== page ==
Two rivers, Gaychhu and Nakeychhu, glide through the middle of Phobjikha.
And the two rivers have stories to tell.
The legend of the rivers and the event that transpired from them is believed to be the reason why paddy does not grow in Gangtey and Phobjikha gewogs.
Long ago, before people began settling in Phobjikha, a snake and a boar challenged each other to dig channels for the rivers to flow.
The snake came from the ridges of Sangtana in Gangtey and the boar from Balam in Phobji gewog towards what is now called Pakchi Zam.
Twisting and turning, the snake meandered through the valley. But the boar ran straight and completed the race first.
And so, the locals believe that since the boar won the race, paddy is not grown in the valley today.
Nakeychhu (Black River) is the channel dug by the snake that glides through the valley in front of the Tramtshethang today. The Gaychhu (White River), dug by the pig, flows between Nimphey and Tawa villages.
Another version of the legend is that the boar came straight from the Moel village and reached Khewang Lhakhang first. In this version, the snake-dug river is called Khenchhu and the boar-dug river is called Machhu.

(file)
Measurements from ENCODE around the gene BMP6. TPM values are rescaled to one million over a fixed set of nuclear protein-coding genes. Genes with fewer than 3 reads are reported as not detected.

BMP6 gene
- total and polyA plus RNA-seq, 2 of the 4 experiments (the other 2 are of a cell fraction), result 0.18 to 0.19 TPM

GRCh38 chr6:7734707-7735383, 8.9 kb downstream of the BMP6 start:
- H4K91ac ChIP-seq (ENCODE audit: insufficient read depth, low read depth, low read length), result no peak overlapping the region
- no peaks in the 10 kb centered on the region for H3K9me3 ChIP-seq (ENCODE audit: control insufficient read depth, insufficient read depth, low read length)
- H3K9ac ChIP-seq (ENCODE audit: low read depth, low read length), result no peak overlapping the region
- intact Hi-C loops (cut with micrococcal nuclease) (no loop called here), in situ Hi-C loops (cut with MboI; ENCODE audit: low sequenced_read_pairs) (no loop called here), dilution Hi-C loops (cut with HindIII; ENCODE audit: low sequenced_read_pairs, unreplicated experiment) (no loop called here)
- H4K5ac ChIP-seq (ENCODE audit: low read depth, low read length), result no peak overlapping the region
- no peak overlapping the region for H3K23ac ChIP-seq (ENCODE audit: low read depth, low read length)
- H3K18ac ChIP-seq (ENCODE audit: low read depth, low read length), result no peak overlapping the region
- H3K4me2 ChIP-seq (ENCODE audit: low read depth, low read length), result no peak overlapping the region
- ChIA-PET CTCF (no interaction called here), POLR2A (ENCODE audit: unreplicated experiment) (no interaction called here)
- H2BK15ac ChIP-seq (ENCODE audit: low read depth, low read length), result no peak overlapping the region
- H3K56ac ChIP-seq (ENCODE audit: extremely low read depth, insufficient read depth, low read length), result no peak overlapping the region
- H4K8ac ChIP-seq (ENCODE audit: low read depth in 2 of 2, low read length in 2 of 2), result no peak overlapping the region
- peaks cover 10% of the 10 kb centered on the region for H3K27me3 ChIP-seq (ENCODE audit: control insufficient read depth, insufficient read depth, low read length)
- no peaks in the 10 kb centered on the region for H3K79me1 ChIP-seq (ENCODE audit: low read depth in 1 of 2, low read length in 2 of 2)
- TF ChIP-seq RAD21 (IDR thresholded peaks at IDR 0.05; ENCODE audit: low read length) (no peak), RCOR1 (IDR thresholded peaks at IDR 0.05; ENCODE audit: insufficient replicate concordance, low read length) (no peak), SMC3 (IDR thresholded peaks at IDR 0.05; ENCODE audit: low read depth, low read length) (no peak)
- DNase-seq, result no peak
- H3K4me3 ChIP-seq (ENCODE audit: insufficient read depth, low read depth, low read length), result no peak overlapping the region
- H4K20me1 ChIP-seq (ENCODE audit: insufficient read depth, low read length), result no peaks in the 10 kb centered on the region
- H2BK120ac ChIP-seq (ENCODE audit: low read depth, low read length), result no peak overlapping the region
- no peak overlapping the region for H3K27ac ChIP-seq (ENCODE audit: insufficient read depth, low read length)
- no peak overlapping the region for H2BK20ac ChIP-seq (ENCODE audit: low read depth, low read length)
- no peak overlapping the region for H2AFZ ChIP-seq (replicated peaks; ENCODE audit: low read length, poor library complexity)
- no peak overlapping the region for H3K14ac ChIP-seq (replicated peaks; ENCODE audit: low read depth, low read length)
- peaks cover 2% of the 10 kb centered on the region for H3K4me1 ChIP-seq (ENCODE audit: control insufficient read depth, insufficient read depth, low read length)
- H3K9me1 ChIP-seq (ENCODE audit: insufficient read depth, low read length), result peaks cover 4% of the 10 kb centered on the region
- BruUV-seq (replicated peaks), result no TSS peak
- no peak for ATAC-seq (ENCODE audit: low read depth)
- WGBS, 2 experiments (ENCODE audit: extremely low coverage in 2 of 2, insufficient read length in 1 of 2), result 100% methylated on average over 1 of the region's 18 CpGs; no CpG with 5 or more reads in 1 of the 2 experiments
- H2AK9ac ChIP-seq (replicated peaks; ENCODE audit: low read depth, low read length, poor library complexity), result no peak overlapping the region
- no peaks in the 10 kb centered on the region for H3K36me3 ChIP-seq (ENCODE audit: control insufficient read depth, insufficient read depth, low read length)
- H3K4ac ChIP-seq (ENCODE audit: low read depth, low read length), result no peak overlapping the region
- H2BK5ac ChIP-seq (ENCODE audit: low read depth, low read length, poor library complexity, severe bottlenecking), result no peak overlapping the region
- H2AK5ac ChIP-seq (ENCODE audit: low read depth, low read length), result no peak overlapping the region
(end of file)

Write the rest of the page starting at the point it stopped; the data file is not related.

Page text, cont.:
Today the rivers are critical in maintaining the habitat for the revered Black-necked cranes.
There is yet another version of the story. Paddy does not grow in the two gewogs because dawn broke before the two mountains could meet.
The Dazigang on the Dangsa village and the ridge on Yuesa village planned to meet before sunlight and bring feasible conditions to grow paddy.
The mountains could not meet and the conditions to grow paddy failed.
Agriculture officials say that the altitude of Phobjikha (3,000m) and cold weather are not suitable for paddy cultivation.
“Even if it’s grown, the yield will not be of high economic value compared to potatoes.”